Award season is upon us and the competition is stiffer than ever. I don’t know about you, but I thought the campaigning was a little over the top this year. Every day, something new in the–the solar system chocolate bar with the bite out of it; the “who dwarfed my planet” t-shirts; the stuffed Tweety on an ice floe–but I guess those PR mavens know their stuff.
The votes are in… the envelope please… “Plutoed” wins! The crowd goes wild! “Climate Canary” mumbles something about it being an honor just to be nominated, but everyone knows it’ll be face down drunk in the gutter soon after the awards banquet.
That’s right. “Plutoed” (which means to demote or devalue someone or something, as happened to the planet formerly known as Pluto when the evil genius astronomy overlords decided Pluto no longer met their definition of a planet and relegated the poor thing to dwarf status, thus rendering 100 years of science textbooks unusable, and giving the poor un-planet a short man’s complex to boot) narrowly defeated “Climate Canary” (an organism or species whose poor health or declining numbers hint at a larger environmental catastrophe on the horizon) in the American Dialect Society’s annual word of the year contest.
Some society members speculated that the unusually brutal campaigning had more to do with the old and new generations of the science vocabulary guild duking it out than any real competition between “Plutoed” and “Climate Canary,” whose advocates sent elaborate boxes of feather pens to voters in a last ditch effort to win approval. It’s stories like these that make me feel better and better about the hours I spend working on my scrapbooks.
It took a run-off vote for “Plutoed” to emerge victorious, whereas last year’s winner, “Truthiness“–coined by fake news pundit Stephen Colbert as “truth that comes from the gut, not books”–easily beat out contenders such as “Assmosis” (the process by which some people seem to absorb success and advancement by kissing up to the boss rather than working hard) and “Blamestorming” (sitting around in a group, discussing why a deadline was missed or a project failed, and who was responsible). “Truthiness” was also voted Merriam-Webster’s #1 Word of the Year for 2006 based on votes from visitors to their Web site, making it the “People’s Choice” award winner.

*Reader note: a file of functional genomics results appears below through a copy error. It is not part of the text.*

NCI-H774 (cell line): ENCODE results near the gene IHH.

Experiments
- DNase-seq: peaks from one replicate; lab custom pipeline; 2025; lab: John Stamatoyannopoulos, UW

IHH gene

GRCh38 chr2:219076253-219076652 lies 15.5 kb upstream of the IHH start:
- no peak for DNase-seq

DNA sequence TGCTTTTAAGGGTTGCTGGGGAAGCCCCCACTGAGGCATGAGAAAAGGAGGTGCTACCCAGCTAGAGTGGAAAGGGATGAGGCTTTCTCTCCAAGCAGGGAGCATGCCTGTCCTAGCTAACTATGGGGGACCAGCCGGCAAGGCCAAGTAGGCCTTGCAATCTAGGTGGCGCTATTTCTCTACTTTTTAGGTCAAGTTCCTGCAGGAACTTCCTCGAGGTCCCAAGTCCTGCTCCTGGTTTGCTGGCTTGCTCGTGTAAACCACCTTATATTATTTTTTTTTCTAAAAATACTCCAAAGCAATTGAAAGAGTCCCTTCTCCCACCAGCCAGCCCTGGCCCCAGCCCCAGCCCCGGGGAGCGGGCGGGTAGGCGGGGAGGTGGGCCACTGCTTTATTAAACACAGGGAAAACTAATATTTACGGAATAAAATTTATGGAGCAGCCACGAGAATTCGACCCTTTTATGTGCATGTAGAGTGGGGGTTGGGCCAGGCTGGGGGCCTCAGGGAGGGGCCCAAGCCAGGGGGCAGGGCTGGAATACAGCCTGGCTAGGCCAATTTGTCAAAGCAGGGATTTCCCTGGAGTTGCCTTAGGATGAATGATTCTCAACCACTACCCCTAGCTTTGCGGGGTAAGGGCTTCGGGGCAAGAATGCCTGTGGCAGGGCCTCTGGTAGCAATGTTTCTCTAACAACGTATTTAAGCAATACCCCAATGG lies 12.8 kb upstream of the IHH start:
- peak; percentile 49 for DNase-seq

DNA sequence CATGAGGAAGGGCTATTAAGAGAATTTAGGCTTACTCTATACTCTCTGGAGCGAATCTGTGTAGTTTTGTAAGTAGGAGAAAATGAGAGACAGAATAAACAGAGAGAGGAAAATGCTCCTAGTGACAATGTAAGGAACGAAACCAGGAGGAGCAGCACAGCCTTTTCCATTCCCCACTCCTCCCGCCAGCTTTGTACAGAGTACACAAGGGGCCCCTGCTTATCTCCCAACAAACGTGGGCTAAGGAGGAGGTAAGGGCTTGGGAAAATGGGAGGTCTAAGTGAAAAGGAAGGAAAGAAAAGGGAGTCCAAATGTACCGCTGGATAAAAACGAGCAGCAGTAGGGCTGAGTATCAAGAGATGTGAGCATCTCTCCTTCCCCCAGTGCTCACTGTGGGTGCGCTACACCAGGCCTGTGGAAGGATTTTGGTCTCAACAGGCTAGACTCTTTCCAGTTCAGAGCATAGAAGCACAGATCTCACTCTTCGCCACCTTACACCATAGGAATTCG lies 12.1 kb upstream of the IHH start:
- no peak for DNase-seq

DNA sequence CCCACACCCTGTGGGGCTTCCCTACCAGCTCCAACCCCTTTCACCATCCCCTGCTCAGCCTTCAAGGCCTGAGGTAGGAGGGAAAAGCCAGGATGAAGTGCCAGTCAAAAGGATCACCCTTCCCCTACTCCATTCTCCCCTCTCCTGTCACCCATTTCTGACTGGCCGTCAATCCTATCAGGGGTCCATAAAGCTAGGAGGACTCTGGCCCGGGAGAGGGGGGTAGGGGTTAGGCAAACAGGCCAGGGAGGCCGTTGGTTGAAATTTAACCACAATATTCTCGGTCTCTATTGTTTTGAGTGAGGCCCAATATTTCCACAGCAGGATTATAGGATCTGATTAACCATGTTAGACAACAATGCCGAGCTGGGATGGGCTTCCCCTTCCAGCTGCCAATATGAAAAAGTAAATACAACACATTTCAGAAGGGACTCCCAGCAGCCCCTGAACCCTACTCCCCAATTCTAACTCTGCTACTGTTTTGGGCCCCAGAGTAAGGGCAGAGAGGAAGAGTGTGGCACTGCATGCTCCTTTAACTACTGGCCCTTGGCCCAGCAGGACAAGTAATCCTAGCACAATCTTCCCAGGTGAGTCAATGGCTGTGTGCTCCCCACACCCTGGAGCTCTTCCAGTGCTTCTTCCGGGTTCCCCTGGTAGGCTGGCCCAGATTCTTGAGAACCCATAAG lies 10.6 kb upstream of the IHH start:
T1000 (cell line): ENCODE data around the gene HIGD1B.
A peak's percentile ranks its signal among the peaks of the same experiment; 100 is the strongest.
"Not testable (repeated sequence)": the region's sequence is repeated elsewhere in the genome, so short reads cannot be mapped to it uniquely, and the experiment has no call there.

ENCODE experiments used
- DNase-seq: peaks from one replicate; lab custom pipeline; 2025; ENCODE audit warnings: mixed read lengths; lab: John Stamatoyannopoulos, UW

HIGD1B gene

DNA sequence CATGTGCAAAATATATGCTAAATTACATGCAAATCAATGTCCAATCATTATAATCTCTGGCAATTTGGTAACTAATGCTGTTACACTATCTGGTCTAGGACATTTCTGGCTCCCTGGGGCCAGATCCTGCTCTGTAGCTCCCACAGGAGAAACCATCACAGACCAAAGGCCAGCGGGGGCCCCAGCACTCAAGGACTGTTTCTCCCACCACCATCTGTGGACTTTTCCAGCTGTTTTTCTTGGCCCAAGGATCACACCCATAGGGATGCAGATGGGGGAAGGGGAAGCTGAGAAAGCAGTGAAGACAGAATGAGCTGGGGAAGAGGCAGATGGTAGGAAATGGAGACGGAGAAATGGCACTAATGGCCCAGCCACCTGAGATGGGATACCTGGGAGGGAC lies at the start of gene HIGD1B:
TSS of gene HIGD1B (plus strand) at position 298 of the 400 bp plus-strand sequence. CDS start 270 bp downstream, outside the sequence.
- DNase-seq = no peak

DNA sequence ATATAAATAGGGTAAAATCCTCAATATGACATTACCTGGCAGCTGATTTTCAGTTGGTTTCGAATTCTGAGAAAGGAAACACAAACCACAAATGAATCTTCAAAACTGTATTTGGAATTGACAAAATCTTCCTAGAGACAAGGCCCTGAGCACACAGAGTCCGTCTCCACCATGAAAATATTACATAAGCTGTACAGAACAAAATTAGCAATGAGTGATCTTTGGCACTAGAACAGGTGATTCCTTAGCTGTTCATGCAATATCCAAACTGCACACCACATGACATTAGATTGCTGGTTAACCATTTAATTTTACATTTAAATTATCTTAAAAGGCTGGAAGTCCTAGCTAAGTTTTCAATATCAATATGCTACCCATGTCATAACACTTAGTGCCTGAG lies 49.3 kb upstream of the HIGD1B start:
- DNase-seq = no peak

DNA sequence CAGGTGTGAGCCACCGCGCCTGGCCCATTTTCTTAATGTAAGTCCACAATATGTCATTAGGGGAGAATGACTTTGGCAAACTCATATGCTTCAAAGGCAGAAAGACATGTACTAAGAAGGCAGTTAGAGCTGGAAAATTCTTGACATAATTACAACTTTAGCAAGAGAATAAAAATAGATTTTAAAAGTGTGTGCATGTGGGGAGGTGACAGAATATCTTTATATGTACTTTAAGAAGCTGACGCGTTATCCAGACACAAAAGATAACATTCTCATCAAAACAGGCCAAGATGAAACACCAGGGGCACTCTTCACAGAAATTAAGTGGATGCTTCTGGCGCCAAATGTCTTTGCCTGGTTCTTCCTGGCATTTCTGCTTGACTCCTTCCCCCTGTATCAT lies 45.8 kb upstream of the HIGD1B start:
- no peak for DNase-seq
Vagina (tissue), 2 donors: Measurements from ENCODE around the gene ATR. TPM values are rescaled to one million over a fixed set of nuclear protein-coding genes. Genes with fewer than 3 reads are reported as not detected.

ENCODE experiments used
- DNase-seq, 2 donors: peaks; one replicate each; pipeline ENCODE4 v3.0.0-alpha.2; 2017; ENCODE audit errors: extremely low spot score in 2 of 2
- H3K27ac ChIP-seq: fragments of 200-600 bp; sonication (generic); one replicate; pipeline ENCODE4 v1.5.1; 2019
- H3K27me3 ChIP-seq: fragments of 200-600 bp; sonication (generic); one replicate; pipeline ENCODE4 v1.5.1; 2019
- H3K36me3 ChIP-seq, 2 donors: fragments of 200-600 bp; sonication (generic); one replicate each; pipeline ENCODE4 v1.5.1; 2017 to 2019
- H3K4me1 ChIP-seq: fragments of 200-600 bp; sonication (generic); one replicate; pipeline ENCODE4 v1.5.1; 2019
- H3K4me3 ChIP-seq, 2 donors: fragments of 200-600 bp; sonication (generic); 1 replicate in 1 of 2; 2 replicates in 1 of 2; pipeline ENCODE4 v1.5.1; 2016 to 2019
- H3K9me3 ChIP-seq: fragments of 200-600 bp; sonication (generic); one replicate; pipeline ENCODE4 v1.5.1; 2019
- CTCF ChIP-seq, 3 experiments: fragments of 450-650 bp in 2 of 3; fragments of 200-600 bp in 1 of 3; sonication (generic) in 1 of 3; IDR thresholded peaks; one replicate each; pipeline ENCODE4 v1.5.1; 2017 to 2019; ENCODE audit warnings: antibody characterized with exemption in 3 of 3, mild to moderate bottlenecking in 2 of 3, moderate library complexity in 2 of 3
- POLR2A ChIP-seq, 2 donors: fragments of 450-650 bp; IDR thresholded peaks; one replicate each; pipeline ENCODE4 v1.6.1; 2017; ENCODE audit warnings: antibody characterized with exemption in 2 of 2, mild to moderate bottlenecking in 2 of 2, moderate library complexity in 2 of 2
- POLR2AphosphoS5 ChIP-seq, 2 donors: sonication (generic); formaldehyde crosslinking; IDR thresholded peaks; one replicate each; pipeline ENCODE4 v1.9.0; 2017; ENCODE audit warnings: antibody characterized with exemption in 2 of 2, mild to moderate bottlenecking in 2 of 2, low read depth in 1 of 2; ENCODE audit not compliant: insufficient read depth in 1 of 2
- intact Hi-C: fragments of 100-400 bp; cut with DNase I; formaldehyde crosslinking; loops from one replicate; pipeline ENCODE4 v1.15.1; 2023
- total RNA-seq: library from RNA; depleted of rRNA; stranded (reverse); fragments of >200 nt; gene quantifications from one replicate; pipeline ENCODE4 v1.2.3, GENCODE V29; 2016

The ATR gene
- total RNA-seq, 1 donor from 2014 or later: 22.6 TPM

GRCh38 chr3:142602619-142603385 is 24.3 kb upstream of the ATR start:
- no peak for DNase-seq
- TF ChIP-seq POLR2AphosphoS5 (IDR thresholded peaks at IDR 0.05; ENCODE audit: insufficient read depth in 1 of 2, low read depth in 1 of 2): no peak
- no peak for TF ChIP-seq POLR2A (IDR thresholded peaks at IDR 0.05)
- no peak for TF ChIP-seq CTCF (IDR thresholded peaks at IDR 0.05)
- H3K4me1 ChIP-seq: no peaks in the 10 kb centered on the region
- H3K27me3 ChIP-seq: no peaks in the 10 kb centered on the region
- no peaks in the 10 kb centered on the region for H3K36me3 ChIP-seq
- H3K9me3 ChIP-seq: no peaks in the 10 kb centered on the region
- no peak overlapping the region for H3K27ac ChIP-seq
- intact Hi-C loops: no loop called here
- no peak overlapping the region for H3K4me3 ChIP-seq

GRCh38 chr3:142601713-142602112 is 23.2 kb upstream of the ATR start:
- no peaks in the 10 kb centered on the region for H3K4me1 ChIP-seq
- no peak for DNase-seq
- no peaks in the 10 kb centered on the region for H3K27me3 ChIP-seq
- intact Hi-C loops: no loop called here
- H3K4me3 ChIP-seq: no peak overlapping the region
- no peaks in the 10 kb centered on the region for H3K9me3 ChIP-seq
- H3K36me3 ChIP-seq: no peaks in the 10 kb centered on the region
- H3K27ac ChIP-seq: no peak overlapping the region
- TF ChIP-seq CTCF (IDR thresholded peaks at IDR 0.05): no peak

However, even with all of those accolades, “Truthiness” still hasn’t been invited onto the red carpet to be included in the dictionary itself. Apparently they don’t get Comedy Central as part of the basic cable package in the heartland.
“Polyamory” is in the dictionary now. That’s right, the “state or practice of having more than one open romantic relationship at a time” has become such common practice that Merriam-Webster added the term to the dictionary this year. In my dating days we called it “sleeping around.” It was “playing the field” when my mom was young, and “ensuring the spread of your seed” when the cavemen were strutting around the campfires of old. Nowadays, my husband calls it “Please?” and I call it, “Dream on, finish the dishes.”
“Supersize” (where you increase the size of your order by at least two pounds of potatoes) and “Gastric Bypass” (where they reduce the size of your stomach to make you lose all that supersizing), also made the dictionary this year, as did “Sandwich Generation,” which has nothing to do with food or obesity, unless you count the dried prunes and smashed peas two-fer in the shopping carts of baby boomers who can look forward to changing two sets of diapers till their twilight years.
If you’re worried the cost of diapers might keep you from joining the “WOOFs” (well off older folks), you can always supersize those Depends at Costco, the ultimate “Big-Box” (a word now found in your friendly neighborhood dictionary, available twice as thick at half the price on aisle three). Be aware that those Big-Box bargains might cause some “Unibrow”-raising (a single continuous brow resulting from the growing together of eyebrows) from your friendly neighborhood “Biodiesel”-driving (a fuel that is similar to diesel fuel and is derived from vegetable sources such as soybean oil) “Drama Queens” (people given to excessively emotional performances or reactions) now appearing in a dictionary near you.
In other word awards news, “YouTube,” (used as a verb, meaning to use the YouTube Web site where people submit their own videos) was voted “Most Likely to Succeed” by the American Dialect Society. Kind of Plutoes the whole award, don’t you think?